A Highland youngster has set a very hopeful tone at his movie release about what ordinary people can do about climate change.
11-year-old Ryan shared a very special message during the launch of his movie 'NOW' at Bundanoon Hall on November 15.
The launch of the film, which focuses on ways individuals can make a positive difference to the environment, attracted a sold out crowd of 70 people.
The release of the movie created by Ryan - 'NOW', Climate Change Emergency, What we CAN all DO about it - coincided with the sale of the new reusable Bundanoon on Tap water bottle.
Ryan said was inspired to create his film after watching the movie 2040 along with the Bundanoon on Tap initiative "showing that people could make a positive difference".
He said during the film launch at Bundanoon that "experts say it is important to teach kids that we can do things to reduce climate change", and that "even though some people think you shouldn't talk to us kids about climate change, we still hear about it, and can see the weather changing."
Ryan previewed snippets from the five sections of his 52-minute long movie, Reuse and Recycling, Energy, Homes and Transport, Our Government, and Food and Water.
He teased and garnered chuckles from the audience, by stopping at crucial moments noting "you will have to buy the movie, to see what else is said... and you can buy the movie at BDCU Alliance Bank in Bowral, Moss Vale, and at the Bundanoon Cutting Cottage, with all profits going to climate change groups."
For example the quick-thinking youngster said he couldn't show the interview with 93-year-old Derrick in his electric car, as "we can't go to Victoria due to Covid restrictions!"
Nor did he preview a segment that included a Southern Highlands Community Stuff Swap, so people could "buy the movie to find out about this useful initiative".
In the break after the screening, participants were buzzing with ideas they had learnt or been reminded of by the movie.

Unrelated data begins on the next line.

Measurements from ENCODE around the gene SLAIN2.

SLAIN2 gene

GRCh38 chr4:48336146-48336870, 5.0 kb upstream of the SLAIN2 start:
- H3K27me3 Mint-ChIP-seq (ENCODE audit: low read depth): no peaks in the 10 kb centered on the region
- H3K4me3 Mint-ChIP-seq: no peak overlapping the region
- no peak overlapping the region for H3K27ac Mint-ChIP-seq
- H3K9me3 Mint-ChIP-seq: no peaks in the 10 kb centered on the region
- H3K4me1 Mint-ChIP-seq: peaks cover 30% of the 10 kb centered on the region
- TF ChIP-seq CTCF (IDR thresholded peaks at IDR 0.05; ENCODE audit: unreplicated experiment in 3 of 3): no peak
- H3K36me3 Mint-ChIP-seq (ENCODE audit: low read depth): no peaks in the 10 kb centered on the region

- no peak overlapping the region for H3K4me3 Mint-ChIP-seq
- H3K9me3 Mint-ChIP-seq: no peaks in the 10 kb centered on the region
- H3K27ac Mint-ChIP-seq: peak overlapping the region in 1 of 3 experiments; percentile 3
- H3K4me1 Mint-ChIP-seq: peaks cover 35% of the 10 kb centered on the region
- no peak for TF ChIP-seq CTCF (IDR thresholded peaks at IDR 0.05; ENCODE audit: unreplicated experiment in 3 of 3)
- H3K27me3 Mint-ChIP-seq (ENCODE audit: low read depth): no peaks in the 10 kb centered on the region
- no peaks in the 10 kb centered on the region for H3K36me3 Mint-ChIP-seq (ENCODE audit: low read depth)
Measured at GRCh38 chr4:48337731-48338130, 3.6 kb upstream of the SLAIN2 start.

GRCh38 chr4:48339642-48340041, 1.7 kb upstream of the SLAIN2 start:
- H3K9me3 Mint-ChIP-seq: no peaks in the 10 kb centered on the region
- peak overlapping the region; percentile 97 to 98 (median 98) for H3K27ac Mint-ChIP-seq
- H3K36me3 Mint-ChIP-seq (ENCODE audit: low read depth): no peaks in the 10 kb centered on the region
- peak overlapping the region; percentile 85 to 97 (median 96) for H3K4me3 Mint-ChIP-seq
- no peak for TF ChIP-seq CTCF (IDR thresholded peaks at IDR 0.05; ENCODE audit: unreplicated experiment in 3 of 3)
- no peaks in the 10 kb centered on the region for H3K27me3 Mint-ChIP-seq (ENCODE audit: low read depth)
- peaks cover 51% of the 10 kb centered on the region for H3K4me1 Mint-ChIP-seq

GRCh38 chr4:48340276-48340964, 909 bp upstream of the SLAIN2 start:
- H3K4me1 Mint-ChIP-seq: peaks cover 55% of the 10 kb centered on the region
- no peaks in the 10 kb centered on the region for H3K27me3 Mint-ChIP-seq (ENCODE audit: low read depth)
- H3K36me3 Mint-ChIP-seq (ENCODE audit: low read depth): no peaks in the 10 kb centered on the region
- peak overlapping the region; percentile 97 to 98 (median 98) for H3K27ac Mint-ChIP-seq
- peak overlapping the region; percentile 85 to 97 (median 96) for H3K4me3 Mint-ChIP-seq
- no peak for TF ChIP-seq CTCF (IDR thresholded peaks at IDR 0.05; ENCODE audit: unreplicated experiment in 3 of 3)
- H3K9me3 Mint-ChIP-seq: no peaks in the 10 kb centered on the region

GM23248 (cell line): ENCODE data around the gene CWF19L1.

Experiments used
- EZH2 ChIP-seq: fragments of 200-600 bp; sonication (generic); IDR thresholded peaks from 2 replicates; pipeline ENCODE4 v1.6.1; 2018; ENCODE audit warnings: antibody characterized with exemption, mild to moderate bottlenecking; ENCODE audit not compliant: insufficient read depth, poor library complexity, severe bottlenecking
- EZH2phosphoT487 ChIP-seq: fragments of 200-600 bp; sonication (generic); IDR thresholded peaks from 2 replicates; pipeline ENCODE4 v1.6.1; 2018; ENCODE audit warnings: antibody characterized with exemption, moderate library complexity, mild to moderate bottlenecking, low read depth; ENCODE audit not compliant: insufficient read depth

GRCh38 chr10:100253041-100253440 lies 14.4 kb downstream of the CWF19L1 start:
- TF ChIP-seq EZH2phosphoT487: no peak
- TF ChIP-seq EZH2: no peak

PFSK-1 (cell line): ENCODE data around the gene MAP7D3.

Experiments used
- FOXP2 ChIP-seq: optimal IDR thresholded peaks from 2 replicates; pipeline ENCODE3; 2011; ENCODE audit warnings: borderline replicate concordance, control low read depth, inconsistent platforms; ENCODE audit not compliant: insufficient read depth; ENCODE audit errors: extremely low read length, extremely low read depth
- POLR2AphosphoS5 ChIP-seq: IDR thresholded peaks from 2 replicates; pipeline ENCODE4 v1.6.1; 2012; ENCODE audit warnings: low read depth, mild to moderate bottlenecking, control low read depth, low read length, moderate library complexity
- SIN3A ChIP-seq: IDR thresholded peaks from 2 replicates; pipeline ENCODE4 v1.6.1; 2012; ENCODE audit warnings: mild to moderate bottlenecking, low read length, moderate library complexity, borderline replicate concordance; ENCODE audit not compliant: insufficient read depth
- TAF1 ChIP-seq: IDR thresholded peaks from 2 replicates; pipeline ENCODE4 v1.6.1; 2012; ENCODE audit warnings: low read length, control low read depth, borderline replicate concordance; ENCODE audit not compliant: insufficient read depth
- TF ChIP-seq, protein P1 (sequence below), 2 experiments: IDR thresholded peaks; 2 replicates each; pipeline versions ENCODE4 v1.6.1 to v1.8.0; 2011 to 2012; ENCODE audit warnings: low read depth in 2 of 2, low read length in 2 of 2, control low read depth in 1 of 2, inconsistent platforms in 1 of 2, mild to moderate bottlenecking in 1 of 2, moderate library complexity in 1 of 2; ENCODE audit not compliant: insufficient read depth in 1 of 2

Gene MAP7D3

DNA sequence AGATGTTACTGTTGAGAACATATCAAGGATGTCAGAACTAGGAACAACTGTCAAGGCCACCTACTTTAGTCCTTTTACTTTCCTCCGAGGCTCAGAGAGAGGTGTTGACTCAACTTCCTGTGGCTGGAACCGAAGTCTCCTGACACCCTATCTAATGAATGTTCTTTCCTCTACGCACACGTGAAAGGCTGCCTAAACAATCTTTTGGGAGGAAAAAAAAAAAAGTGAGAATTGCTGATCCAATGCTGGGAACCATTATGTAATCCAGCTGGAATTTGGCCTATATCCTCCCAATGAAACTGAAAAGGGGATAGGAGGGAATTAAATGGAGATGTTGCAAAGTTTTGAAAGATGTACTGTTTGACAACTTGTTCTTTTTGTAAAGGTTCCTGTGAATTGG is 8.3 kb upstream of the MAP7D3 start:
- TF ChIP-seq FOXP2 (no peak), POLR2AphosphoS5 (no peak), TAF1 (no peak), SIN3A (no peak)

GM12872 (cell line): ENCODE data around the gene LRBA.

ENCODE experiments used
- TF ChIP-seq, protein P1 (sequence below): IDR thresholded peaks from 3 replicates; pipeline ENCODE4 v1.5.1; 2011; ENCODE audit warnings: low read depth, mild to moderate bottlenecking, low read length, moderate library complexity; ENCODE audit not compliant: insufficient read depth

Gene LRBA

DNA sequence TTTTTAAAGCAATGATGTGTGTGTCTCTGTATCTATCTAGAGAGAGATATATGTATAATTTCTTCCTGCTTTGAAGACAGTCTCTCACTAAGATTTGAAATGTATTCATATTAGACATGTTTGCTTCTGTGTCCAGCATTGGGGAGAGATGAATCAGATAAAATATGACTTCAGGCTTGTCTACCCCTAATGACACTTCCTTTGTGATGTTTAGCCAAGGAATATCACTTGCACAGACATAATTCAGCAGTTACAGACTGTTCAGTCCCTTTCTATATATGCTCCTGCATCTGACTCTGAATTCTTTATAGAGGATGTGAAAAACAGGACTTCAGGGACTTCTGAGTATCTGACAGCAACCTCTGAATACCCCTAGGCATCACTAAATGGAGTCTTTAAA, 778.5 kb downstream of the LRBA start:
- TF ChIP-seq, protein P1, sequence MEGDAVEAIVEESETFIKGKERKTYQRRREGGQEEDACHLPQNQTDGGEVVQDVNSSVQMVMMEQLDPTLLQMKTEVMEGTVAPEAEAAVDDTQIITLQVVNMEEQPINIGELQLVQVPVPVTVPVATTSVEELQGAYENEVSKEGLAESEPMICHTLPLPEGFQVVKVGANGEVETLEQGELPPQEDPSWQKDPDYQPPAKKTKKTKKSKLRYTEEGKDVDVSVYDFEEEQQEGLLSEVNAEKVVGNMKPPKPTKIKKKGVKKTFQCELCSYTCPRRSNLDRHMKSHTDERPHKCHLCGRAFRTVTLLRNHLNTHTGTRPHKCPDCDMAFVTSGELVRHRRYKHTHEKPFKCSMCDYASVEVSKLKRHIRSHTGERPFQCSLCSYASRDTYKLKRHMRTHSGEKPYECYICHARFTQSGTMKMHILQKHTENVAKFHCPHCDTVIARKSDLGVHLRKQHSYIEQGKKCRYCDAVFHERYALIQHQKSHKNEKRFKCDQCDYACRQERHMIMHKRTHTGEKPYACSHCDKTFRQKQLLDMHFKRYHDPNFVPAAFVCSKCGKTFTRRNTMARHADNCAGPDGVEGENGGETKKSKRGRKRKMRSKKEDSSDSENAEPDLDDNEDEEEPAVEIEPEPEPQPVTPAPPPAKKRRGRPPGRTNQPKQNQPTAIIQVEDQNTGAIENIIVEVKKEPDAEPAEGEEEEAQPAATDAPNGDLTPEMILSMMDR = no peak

Carol Gill from Bundanoon said that she "never knew that gas had such a large carbon footprint."
Her friend, Anna Bell added in "and that hydro and wind are good sources of energy at night, when the sun isn't shining for solar."
Ryan was asked where to next, and he shared that "I want to try to get funding to pay to put the movie in some film festivals."
"Then I want to save up for a better video camera, and finish the introductions for the interviews I didn't have space to use in the movie," he said.
"I'm planning to put these up on my You Tube channel for all to see."
After the break, Ryan posed questions written by the audience to an assembled panel of experts.
They fielded queries by 8-year-old children through to 84-year-old grandparents.
There was a wonderful representation from Bundanoon school, with principal Mel Morris, and a collection of both teachers and students in attendance.
Panellist Tim Buckley Director of Energy Finance Studies IEEFA, who is featured in the NOW movie, spoke of the inevitability of getting all our energy from renewables.
Confidently predicting that solar "will expand by 500 per cent in the next three decades...we will do this despite our government, although it would be so much easier if we did it with our government".
Another panellist who appears in Ryan's documentary was Jill Cockram coordinator of the Moss Vale Community Garden.
She encouraged people to "be creative about how you can keep all green waste on-site" by composting, feeding animals, etc.
The third panellist Miles Lockheed Secretary of WINZero - Wingecarribee Zero Net Emissions said "don't buy something that is single use, ...but if you have to, think about what it is made from, and whether it can go back in the (re-use) cycle."
Ryan ended the event by saying that "as Craig Reucassel said in the NOW movie, every little thing makes a difference...so...we can actually make a BIG difference."
Then the audience dissipated slowly, enthused about the excellent result that young Ryan had achieved, and the poise with which he'd presented his work.
It seemed that Ryan was hitting his target of showcasing changes people can make, to lessen the climate emergency.
You can buy the movie at BDCU Alliance Bank in Bowral and Moss Vale, Bundanoon Cutting Cottage, or online at nowisthemovie.weebly.com with all profits going to climate change groups, like WINzero and the Australian Conservation Foundation.
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